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Is there some way to determine how many times one must root a number and its subsequent roots until it is equal to the square root of two or of the root of a number less than two?

sqrt(16)=4

sqrt(4)=2

sqrt(2) ... 3

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sqrt(27)=5.19615...

sqrt(5.19615...)=2.27950...

sqrt(2.27950...)=1.509803...

sqrt(1.509803...) ... 4

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Also, using the floor function...

sqrt(27)=floor(5.19615...)

sqrt(5)=floor(2.23606...)

sqrt(2) ... 3

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3 Answers 3

up vote 3 down vote accepted

Let $x$ be our (positive real) number. Then $$\underbrace{\sqrt{\sqrt{\cdots\sqrt{x}}}}_{n\text{ times}}=x^{1/2^n}\leq \sqrt{2}$$ if and only if $x\leq 2^{2^{n-1}}$, which is the case if and only if $$\log_2(\log_2(x))\leq n-1,$$ or equivalently $\log_2(\log_2(x))+1\leq n$. The smallest integer $n$ with this property is, by definition, $$\lceil\log_2(\log_2(x))+1\rceil$$

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Excellent, thank you. –  Char Apr 8 '12 at 23:48
    
Glad to help! If my answer is satisfactory, you can officially accept it by clicking the checkmark (see here for explanation). –  Zev Chonoles Apr 8 '12 at 23:50

Let's do this by example, and I'll let you generalize.

Say we want to know about $91$, one of my favorite numbers because it is the lowest number that I think most people might, at first thought, say is prime even though it isn't (another way of saying it isn't divisible by the 'easy-to-see' primes).

Well, I note that $16 = 2^4 < 91 < 256 = 2^8$

So if we take 2 square roots, then our number will be bigger than 2, as it's greater than $2^{4/4} = 2$. But If we take 3, as our number is less than $2^{8}$, then it's 3rd iterated square root will be less than $2^{8/8} = 2$.

So the third square root of $91$ will be between $\sqrt 2$ and $2$. So the 4th will place it below $\sqrt 2$.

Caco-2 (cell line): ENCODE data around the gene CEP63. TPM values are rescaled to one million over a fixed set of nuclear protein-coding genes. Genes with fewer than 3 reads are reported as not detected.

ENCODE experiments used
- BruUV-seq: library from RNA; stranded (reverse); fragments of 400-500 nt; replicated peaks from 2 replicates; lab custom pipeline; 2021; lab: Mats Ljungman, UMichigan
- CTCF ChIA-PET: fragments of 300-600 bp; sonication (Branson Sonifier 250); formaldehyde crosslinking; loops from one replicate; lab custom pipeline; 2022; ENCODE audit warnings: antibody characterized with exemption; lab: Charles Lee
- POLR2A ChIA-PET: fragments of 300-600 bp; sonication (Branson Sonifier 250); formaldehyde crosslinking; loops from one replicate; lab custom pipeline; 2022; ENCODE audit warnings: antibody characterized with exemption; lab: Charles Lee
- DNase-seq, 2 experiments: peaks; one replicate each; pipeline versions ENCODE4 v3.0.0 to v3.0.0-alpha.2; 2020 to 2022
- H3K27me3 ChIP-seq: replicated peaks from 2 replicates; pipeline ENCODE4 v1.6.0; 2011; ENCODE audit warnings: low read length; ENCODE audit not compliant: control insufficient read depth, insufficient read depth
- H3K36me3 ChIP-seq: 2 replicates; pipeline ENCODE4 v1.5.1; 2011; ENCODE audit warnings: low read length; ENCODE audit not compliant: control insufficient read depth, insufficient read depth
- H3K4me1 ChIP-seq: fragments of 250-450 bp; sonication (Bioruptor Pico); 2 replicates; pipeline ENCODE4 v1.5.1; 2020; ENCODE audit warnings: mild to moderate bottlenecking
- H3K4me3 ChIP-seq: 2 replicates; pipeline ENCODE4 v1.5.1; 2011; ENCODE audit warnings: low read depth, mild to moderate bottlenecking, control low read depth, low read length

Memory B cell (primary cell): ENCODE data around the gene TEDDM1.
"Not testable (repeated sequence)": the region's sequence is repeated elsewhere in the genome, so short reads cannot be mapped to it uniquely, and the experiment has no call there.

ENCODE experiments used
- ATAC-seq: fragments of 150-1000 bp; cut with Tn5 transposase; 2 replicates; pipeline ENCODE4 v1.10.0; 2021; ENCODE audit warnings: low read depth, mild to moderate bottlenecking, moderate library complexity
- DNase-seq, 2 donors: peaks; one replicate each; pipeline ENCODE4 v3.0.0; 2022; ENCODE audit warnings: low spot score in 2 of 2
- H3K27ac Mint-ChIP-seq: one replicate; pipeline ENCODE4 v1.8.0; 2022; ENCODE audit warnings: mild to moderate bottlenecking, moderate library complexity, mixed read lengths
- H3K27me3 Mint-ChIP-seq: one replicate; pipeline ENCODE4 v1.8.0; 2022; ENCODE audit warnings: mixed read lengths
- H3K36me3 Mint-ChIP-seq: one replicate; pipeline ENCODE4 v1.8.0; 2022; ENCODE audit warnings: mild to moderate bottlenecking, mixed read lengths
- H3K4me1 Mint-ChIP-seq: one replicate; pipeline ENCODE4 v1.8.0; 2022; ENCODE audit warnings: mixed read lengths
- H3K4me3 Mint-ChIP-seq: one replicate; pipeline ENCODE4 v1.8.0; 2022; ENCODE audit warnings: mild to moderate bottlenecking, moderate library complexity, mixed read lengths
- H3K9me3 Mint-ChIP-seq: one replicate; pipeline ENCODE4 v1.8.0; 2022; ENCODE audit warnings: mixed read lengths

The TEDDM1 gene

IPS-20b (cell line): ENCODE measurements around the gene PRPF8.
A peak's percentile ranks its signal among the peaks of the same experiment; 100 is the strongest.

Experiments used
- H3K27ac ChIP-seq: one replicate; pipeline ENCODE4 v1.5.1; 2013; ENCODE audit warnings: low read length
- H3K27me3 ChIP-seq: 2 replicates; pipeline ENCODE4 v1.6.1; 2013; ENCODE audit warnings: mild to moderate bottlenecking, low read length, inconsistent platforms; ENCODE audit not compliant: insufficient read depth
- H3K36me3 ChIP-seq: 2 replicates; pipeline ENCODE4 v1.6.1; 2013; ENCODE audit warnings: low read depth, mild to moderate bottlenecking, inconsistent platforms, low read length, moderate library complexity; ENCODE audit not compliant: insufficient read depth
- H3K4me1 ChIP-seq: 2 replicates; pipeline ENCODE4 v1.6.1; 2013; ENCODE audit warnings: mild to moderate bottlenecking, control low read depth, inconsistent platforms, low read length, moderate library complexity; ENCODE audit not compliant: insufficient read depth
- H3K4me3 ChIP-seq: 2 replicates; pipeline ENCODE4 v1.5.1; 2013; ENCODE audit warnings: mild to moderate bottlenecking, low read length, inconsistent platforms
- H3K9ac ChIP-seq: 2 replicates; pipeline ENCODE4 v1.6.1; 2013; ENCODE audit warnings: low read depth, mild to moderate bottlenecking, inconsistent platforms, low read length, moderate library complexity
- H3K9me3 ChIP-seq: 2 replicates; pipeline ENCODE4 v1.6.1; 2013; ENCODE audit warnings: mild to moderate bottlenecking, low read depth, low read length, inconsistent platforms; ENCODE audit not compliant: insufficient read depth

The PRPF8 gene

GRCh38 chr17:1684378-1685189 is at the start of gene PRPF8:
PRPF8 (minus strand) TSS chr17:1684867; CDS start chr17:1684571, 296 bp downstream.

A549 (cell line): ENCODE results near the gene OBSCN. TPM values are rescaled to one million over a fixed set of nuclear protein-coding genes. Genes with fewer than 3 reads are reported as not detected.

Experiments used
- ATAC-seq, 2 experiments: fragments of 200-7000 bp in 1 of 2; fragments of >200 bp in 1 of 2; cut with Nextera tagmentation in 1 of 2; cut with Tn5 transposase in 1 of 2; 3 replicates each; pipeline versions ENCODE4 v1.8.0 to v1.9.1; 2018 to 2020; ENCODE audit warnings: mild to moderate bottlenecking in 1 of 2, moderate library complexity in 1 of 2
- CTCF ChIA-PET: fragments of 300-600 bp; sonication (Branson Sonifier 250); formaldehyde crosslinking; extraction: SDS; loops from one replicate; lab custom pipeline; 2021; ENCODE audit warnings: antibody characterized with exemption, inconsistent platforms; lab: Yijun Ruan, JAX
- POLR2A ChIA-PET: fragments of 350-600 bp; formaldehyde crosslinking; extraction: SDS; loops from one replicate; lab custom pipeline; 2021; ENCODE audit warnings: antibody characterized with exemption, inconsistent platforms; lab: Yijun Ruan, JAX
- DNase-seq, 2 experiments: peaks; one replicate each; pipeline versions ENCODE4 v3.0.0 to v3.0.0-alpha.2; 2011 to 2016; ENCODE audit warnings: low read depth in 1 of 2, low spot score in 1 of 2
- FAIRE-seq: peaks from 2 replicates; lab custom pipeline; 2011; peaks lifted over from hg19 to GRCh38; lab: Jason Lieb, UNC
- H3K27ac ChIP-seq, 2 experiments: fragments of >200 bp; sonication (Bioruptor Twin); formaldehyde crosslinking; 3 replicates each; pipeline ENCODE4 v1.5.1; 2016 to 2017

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Taking the square root $n$ times is taking the $2^n$-th root. If the $2^n$-th root of $x$ is $\le\sqrt2$, but the $2^{n-1}$-st root of $x$ is $>\sqrt2$, then

$$x^{1/2^n}\le \sqrt2<x^{1/2^{n-1}}\;,$$

which, after raising everything to the $2^n$ power, is equivalent to

$$x\le (2^{1/2})^{2^n}<x^2\;,$$

or $$x\le 2^{2^{n-1}}<x^2\;.$$ Now take logs base $2$ (which I write $\lg$):

$$\lg x\le 2^{n-1}<2\lg x\;,$$ which after a little massage can be written $$2^{n-2}<\lg x\le 2^{n-1}\;.$$

Take your examples: $\lg 16=4$, so $2^1<\lg 16\le 2^2$, and we must have $n=3$, while $\lg 27$ is clearly between $4$ and $5$, so $2^2<\lg 27\le 2^3$, and we must have $n=4$.

Taking the floor of the square root each time complicates matters slightly, but not much. $\lfloor\sqrt x\rfloor\le\sqrt2$ iff $x<2^2$ iff $\lg x<2$, $\lfloor\sqrt x\rfloor<2^2$ iff $\sqrt x<2^2$ iff $x<2^{2^2}$ iff $\lg x<2^2$, $\lfloor \sqrt x\rfloor\le 2^{2^2}$ iff $\sqrt x<2^{2^2}$ iff $x<2^{2^3}$ iff $\lg x<2^3$, and so on. If $\frac12<\lg x<2$, one step is required. If $2\le\lg x<2^2$, two steps are required. In general, $n$ steps are required if $2^{n-1}\le\lg x<2^n$.

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